Changes in partridge numbers

Grey partridge pair (www.lauriecampbell.com)For the first 30 years of the Sussex study, the number of grey partridges declined, with a gradual loss across the study area (Figure 1). In 1970, the density of breeding pairs averaged 11.3 pairs per 100 hectares (250 acres). This nearly halved to just under six pairs (5.9) per 100 hectare in 1980. By 1990 numbers had slowly declined, with just over four and a half pairs per 100 hectares but there was another rapid decline in the next decade so that, by 2000, 100 hectares only held two grey partridge pairs. In 2004 there was an average of only a pair per 100 hectares. This was when things started to improve for grey partridges on the study area.

Figure 1: The changing distribution of grey partridge coveys on the Sussex study area. Each blue dot is the location of a partridge covey in autumn

The changing distribution of grey partridge coveys on the Sussex study area. Each blue dot is the location of a partridge covey in autumn

Several landowners across the study area decided to implement management in order to counteract the decline of the grey partridge. The effects of this on the abundance of grey partridges across the study area are obvious in the map from 2010, with higher densities on the western side of the study area and retention of numbers on the eastern side. In 2010 the average breeding density across the study area was just over seven spring pairs per 100 hectares (Figure 2).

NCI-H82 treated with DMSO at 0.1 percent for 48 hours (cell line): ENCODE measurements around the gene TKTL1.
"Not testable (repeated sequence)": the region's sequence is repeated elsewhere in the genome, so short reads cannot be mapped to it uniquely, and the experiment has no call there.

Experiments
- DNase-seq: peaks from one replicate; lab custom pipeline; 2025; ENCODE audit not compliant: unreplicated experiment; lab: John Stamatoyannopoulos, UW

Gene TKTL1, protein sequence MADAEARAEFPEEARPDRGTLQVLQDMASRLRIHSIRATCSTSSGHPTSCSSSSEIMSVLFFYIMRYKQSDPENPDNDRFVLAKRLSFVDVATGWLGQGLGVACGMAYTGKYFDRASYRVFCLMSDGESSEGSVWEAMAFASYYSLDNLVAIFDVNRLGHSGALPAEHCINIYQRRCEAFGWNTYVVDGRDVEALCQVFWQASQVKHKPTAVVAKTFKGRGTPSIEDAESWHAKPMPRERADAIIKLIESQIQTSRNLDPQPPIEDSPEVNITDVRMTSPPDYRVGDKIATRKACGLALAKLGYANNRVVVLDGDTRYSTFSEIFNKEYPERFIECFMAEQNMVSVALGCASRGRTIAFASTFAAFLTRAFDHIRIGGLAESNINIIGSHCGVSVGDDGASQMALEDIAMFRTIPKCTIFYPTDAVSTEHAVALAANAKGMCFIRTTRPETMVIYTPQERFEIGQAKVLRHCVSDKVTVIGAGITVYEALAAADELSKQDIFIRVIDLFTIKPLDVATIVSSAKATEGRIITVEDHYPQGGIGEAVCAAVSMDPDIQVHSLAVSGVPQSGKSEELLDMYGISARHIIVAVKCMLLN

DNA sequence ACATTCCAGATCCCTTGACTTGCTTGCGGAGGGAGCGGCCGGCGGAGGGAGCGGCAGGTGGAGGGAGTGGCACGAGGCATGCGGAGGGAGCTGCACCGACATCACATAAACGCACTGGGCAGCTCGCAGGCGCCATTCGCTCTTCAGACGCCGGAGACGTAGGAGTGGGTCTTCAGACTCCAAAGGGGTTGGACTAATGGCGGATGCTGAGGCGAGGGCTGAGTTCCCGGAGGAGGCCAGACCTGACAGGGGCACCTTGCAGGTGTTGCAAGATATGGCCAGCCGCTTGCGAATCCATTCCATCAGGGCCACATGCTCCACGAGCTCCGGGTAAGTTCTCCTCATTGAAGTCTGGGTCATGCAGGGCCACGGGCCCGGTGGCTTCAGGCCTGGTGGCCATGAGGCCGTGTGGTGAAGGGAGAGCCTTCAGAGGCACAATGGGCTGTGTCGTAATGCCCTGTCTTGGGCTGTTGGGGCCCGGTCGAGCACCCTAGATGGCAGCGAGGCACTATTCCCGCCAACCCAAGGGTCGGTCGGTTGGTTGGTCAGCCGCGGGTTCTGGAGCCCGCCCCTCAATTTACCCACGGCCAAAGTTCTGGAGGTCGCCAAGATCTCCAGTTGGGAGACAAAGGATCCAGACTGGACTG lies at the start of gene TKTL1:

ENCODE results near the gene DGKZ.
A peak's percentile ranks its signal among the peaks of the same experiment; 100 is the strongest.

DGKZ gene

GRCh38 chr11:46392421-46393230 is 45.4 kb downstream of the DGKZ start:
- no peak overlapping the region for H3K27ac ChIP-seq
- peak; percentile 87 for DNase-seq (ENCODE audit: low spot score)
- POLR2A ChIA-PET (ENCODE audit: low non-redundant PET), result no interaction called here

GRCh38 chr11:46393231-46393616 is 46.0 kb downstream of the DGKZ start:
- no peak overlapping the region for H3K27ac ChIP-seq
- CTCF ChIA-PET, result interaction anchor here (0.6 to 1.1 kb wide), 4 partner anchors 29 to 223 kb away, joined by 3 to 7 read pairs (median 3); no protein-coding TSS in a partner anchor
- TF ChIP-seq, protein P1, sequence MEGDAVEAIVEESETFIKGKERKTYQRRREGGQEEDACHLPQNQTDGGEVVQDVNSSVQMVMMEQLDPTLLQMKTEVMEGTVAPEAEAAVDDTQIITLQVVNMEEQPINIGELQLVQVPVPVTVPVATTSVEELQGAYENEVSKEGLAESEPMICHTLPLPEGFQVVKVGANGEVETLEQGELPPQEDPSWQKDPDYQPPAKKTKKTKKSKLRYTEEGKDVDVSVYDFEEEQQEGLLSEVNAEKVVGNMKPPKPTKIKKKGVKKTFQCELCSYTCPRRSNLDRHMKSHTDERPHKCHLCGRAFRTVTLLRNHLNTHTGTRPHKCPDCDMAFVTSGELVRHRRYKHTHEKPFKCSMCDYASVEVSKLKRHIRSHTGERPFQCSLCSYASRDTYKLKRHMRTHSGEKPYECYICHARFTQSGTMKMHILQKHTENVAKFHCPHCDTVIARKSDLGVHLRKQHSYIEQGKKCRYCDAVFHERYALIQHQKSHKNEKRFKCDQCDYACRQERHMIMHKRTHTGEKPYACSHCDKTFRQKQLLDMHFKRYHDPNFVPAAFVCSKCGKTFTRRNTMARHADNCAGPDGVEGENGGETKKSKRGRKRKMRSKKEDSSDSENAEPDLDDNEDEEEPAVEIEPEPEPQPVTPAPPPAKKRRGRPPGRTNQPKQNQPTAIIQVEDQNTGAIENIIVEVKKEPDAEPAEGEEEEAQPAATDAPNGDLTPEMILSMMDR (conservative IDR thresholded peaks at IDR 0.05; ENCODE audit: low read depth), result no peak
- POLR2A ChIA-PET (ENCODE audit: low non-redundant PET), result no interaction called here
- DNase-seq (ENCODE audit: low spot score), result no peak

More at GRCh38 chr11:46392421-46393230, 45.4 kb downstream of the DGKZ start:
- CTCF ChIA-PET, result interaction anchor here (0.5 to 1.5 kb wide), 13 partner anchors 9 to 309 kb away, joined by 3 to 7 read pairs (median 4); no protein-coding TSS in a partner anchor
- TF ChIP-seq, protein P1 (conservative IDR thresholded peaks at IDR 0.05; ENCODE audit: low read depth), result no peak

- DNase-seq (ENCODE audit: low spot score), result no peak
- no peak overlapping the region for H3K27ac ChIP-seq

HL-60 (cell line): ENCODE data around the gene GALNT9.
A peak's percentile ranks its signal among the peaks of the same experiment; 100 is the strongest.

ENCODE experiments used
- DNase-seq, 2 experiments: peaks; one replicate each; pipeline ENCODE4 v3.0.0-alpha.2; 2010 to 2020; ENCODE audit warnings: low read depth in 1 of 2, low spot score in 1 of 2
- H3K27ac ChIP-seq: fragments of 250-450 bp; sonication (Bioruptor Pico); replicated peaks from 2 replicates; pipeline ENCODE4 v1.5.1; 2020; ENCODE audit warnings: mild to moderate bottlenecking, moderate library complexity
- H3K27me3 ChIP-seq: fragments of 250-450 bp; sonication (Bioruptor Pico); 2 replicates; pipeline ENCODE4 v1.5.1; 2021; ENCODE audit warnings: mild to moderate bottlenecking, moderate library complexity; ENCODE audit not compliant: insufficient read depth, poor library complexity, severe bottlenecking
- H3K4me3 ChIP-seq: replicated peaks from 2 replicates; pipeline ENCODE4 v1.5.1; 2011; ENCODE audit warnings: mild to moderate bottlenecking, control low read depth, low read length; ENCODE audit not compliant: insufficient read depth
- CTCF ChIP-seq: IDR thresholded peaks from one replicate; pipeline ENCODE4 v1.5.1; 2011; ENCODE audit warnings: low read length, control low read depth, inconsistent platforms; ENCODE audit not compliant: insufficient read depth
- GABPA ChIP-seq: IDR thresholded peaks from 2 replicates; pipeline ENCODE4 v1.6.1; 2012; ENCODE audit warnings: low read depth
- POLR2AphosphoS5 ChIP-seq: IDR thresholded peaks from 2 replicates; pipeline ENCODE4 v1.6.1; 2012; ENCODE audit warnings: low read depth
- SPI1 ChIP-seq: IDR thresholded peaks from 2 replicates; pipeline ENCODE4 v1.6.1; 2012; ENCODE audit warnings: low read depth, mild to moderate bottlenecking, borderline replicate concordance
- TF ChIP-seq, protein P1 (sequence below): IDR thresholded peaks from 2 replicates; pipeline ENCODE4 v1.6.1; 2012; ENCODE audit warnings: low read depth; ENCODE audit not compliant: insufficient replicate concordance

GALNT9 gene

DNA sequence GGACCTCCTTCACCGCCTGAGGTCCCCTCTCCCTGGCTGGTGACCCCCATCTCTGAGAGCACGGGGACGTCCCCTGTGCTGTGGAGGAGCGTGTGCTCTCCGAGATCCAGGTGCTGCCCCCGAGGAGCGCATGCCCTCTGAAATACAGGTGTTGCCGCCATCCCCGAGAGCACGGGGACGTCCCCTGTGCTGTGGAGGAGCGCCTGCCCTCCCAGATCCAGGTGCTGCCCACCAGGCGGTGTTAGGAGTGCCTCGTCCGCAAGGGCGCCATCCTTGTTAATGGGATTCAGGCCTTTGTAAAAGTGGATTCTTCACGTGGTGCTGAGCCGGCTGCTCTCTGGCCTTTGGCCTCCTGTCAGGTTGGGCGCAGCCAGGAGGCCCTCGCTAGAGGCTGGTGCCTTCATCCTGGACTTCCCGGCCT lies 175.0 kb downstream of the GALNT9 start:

Figure 2: Spring pair density of grey partridges on the Sussex study area from 1970 to 2010. Since 2003/04 one of the farms on the study area has worked hard to restore densities of grey partridges

Spring pair density of grey partridges on the Sussex study area from 1970 to 2010. Since 2003/04 one of the farms on the study area has worked hard to restore densities of grey partridges

The Sussex Study

Changes in land use
Changes in
land use

 
 
Changes in pesticide use
Changes in pesticide use
 
 
Changes in partridge numbers
Changes in partridge numbers
 
Changes in arable flora
Changes in cereal flora
 
 
Changes in cereal invertebrates
Changes in cereal invertebrates
 
Pesticides and invertebrates (Laurie Campbell)
Pesticide use, climate change and farmland invertebrates

Further reading

  • Ewald, J.A., Potts, G.R., & Aebischer, N.J. (2012). Restoration of a wild grey partridge shoot: a major development in the Sussex study, UK. Animal Biodiversity and Conservation, 35: 363-369.
  • Potts, G.R. (2012). Partridges. Countryside Barometer. New Naturalist Library Book 121. Collins, London.
  • Sotherton, N.W., Aebischer, N.J. & Ewald, J.A. (2010). The conservation of the Grey Partridge. In: Maclean, N. (ed.) Silent Summer: The State of Wildlife in Britain and Ireland: 319-336. Cambridge University Press, Cambridge.
  • Potts, G.R. (2009). Restoring a grey partridge (Perdix perdix) population and the future of predation control. In: Cederbaum, S.B., Faircloth, B.C., Terhune, T.M., Thompson, J.J. & Carroll, J.P. (eds) Gamebird 2006: Quail VI and Perdix XII: 24-25. Warnell School of Forestry and Natural Resources, Athens, USA.
  • Aebischer, N.J. & Ewald, J.A. 2004. Managing the UK Grey Partridge Perdix perdix recovery: population change, reproduction, habitat and shooting. Ibis, 146 Supplement 2: 181-191.
  • Ewald, J.A., Aebischer, N.J. & Potts, G.R. 1998. Increasing Pesticide Use: Impacts on Wildlife Based on 30 years of Monitoring. In: Proceedings of the Wildlife, Pesticides, and People Conference, chapter 15: 1-16. Rachel Carson Council Inc, Fairfax, Virginia, USA.
  • Potts, G.R. & Aebischer, N.J. 1991. Modelling the population dynamics of the Grey Partridge: conservation and management. In: Perrins, C.M., Lebreton, J.-D. & Hirons, G.J.M. (eds) Bird Population Studies: Their Relevance to Conservation Management: 373-390. Oxford University Press, Oxford.

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